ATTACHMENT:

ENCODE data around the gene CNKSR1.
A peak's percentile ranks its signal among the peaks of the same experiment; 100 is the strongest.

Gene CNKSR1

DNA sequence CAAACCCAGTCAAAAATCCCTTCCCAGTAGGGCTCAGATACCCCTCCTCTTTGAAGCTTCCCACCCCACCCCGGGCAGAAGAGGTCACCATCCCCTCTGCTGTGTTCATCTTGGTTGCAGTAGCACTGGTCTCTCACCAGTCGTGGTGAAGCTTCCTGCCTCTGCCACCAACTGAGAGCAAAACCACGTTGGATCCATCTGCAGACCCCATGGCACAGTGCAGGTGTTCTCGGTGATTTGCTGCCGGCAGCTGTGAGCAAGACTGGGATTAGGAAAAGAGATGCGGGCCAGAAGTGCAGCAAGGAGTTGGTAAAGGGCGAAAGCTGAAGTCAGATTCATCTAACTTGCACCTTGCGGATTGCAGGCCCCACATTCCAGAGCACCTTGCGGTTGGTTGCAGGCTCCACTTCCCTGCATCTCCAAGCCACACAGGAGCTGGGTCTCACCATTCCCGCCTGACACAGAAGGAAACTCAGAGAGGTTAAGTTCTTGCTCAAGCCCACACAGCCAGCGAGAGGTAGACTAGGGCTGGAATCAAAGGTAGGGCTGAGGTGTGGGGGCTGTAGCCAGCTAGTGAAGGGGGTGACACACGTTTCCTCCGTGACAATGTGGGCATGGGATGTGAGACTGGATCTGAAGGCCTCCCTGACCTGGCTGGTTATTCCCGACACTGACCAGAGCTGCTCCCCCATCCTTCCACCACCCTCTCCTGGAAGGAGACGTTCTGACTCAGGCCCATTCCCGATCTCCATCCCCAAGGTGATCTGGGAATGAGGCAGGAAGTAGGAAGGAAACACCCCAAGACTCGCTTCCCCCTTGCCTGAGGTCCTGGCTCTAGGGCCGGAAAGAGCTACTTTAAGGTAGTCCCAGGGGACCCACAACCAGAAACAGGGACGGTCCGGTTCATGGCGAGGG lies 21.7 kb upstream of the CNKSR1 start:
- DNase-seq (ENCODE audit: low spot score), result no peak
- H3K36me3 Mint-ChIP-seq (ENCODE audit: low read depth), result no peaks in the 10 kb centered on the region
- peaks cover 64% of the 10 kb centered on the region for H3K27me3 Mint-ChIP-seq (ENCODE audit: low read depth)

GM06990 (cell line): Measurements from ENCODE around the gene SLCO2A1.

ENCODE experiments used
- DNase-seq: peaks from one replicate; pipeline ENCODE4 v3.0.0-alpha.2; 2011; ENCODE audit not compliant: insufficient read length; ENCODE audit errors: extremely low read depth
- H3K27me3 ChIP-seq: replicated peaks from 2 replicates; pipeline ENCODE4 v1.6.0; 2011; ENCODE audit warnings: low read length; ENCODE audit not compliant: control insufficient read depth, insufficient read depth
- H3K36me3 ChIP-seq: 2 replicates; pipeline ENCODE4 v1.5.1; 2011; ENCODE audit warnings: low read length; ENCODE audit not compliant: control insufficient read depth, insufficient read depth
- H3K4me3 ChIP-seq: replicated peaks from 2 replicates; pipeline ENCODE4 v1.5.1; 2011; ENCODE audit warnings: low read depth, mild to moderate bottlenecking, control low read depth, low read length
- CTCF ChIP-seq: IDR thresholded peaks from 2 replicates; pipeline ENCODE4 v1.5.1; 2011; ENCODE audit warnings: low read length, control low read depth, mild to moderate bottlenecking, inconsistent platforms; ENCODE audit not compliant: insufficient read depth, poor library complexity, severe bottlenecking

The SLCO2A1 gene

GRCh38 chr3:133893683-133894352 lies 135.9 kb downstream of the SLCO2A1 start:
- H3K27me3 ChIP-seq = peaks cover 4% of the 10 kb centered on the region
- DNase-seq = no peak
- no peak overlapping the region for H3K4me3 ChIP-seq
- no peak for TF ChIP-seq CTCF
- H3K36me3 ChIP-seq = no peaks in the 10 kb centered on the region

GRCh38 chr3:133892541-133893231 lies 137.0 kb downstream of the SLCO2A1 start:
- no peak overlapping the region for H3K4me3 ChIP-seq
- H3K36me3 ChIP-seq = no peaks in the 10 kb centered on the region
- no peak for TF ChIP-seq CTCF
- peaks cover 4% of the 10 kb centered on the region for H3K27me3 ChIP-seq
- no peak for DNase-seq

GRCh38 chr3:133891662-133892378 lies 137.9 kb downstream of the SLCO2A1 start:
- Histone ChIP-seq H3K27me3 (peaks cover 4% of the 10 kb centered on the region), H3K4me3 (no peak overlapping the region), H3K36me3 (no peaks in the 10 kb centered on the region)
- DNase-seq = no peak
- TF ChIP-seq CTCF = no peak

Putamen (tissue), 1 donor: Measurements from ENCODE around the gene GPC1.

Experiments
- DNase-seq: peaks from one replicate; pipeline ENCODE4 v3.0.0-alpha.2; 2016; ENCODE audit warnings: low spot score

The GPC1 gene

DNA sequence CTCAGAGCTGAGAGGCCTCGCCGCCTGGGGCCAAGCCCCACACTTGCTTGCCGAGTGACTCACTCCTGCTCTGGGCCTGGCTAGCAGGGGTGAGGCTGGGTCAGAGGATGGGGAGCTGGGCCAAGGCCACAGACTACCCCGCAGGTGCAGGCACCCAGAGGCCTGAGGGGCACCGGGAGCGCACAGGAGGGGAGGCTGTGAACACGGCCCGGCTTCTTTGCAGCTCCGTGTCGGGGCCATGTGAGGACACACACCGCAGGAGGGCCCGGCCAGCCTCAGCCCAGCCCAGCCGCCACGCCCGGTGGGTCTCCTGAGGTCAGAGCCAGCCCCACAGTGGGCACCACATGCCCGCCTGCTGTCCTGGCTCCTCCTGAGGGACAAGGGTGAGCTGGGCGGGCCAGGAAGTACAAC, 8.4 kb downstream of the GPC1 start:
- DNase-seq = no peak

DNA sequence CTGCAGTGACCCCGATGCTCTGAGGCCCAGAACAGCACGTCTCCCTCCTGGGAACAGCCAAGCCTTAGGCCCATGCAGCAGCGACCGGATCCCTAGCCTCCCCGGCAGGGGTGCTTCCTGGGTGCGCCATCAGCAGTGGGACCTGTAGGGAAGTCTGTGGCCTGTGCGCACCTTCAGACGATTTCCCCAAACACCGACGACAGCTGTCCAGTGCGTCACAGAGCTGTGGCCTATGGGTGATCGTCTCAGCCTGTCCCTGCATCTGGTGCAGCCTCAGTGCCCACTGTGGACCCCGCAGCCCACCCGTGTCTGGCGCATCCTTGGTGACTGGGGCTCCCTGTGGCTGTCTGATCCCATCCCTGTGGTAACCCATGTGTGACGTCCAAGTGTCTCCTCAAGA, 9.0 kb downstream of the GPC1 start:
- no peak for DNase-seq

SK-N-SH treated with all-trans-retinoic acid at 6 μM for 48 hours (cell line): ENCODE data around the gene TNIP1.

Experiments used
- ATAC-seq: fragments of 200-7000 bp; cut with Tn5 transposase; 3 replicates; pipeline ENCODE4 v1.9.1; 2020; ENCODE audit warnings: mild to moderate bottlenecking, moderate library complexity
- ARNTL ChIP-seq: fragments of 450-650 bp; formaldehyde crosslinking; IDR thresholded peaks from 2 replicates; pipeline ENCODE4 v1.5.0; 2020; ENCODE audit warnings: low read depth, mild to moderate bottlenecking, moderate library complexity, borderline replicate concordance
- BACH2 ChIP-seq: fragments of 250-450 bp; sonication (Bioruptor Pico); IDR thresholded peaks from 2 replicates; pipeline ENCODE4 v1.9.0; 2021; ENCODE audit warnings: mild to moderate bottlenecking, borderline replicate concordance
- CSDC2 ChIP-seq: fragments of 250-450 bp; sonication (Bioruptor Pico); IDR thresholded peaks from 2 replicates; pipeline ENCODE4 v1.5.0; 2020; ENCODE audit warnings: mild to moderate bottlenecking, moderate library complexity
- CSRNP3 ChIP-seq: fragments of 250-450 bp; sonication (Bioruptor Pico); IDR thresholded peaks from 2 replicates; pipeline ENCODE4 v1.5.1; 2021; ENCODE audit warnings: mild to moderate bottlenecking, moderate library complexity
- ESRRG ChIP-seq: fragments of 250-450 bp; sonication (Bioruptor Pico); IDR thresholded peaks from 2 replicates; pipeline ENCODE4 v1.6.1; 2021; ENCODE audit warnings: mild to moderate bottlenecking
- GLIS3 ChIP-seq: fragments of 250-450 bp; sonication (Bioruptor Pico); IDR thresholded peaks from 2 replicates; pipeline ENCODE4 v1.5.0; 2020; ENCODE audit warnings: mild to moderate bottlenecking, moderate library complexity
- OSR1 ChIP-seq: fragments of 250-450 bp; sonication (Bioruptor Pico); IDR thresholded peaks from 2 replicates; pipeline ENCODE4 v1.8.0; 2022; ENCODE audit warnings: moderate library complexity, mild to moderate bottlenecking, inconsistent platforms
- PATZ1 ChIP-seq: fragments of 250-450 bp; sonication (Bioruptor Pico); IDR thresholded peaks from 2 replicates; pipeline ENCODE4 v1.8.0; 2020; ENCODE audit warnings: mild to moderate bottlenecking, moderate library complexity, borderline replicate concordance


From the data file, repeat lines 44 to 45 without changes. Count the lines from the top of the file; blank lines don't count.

- BACH2 ChIP-seq: fragments of 250-450 bp; sonication (Bioruptor Pico); IDR thresholded peaks from 2 replicates; pipeline ENCODE4 v1.9.0; 2021; ENCODE audit warnings: mild to moderate bottlenecking, borderline replicate concordance
- CSDC2 ChIP-seq: fragments of 250-450 bp; sonication (Bioruptor Pico); IDR thresholded peaks from 2 replicates; pipeline ENCODE4 v1.5.0; 2020; ENCODE audit warnings: mild to moderate bottlenecking, moderate library complexity